implemented in code software, but it is easy for him to see the concept
of a rock implemented as a non-living set of chemicals that is relatively hard,
and whose shape is fairly static.

We would usually not think of a computer interacting directly with
a rock. (Indirect interactions, are of course, quite possible, e.g.,
as in a set of computer software that controls the activities within
a quarry.)

However, suppose one was a geologist wishing to create a computer simulation
of a rock slide, or wishing to model the impact of weathering on an
exposed rock face. In these situations, one would very likely create
another implementation of the concept of a rock. In effect, we would
create (one or more) software implementations of the concept of a rock.
If we were doing our simulations using an object-oriented approach,
then it would be entirely possible for us to create a "software rock
object" complete with "a collection of data structures and algorithms
passing messages to each other through polymorphic abstract interfaces."

Problems arise when we insist that all concepts have only one implementation.

Quote:
> rmartin said:
> >>Nor is it possible to model the world in an OO context.  Only very
> >>small pieces of the world are subject to such modeling.

> >I think you will have an incredibly difficult time substantiating this,
> >but I would like to see  an argument supporting it, rather than the
> >bare assertion.

> OK, model a human being in an OO context;  be accurate and complete.

People do this all the time. (Yes, I know what Robert really means,
but let me proceed.) For example, I routinely work with people who
want to model their business environment. These environments are full
of such things as documents, departments, procedures, machines, and (yes)
people. As with the geologist simulating a rock slide, these people
want to create (static and dynamic) simulations of their business environments.
In their simulations, human being objects are represented as non-living,
artificial objects.

Of course, depending on your level of abstraction, and which particular
aspects of the human being you want to model, your model of a human
being in an object-oriented context can be quite complex. You can have
anything from "a very limited static collection of information about a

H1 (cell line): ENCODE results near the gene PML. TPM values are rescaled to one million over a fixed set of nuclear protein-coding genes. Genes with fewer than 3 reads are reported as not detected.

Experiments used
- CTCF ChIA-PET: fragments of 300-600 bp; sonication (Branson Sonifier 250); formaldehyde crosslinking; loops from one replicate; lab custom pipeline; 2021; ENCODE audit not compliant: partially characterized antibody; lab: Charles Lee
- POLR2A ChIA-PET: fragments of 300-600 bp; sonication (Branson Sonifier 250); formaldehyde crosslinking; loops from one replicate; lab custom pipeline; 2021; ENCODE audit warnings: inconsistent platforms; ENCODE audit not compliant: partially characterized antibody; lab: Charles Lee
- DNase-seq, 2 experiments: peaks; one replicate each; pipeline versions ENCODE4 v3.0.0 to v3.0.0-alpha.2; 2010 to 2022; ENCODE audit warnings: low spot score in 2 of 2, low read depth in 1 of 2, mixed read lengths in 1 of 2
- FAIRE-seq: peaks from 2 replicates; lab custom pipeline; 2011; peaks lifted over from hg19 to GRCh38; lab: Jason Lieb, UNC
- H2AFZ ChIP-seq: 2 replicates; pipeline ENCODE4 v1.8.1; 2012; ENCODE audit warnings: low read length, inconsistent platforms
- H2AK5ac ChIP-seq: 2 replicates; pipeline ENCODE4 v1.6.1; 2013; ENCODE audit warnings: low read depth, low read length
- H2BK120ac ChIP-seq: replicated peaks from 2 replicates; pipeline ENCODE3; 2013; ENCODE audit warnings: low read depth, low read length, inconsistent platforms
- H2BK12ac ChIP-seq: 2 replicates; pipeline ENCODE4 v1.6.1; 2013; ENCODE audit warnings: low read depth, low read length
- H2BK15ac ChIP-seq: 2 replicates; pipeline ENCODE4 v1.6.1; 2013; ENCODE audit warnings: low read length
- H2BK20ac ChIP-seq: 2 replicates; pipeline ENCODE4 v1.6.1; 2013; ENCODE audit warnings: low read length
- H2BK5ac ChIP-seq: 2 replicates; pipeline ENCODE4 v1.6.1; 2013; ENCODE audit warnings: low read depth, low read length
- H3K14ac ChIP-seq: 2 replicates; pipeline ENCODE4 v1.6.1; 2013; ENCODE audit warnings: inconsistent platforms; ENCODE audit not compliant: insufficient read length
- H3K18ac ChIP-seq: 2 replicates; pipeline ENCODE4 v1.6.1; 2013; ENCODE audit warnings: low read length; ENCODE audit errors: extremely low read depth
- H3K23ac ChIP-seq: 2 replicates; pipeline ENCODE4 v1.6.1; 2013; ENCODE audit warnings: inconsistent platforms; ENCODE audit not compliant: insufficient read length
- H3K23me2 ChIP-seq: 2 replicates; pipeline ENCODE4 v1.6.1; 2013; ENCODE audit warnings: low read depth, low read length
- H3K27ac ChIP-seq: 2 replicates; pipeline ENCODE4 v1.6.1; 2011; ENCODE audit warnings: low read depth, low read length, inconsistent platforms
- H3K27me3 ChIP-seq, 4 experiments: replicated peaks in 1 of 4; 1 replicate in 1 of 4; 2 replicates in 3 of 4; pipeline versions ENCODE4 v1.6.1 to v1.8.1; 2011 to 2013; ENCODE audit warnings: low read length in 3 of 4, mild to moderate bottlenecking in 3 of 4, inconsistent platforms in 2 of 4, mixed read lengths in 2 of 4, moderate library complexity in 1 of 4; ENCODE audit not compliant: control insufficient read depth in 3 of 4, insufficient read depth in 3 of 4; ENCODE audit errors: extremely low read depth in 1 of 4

human being" to "a full-blown, very dynamic model of a human being
built up from still smaller systems of interacting objects."

Yes, Robert has us at his mercy. Even if he accepts the fact that there
can be different implementations of the concept of a human being (e.g.,
"flesh and {*filter*}" implementations, and code software implementations),
he can keep demanding progressively more detail, until we give up.

Still, in the end, what is important is how a human being object might
be used (and, of course, reused) in multiple contexts. Most of us,
I would guess, would be quite happy with a rather limited abstraction
of a human being object. (In the spirit of reuse, we would very likely
have a set of implementations of the human being object.)

Quote:
> >>The world is complicated.  OO can be used to manage some of that
> >>complexity, in certain contexts.

> >Where does it fail?

> It fails to model non-deterministic problems.  It is inefficient for
> modeling very small problems.  It does not work well for modeling
> problems which are comprised of many different little applications
> operationg an a single huge reservoir of data.  There are probably
> other scenarios as well.

The answer to the question of "where does it [object-orientation] fail?",
depends on one's training and experiences. For example:

        - Any situation involving concurrency is non-deterministic.
          Given that many (if not all) telecommunications systems involve
          concurrency, these systems are non-deterministic. Yet, I
          know of many telecommunications applications that are implemented
          using an object-oriented approach. (For that matter, there
          are quite a few real-time object-oriented applications out
          there that involve non-deterministic situations.)

        - For small problems, we are again at Robert's mercy. On one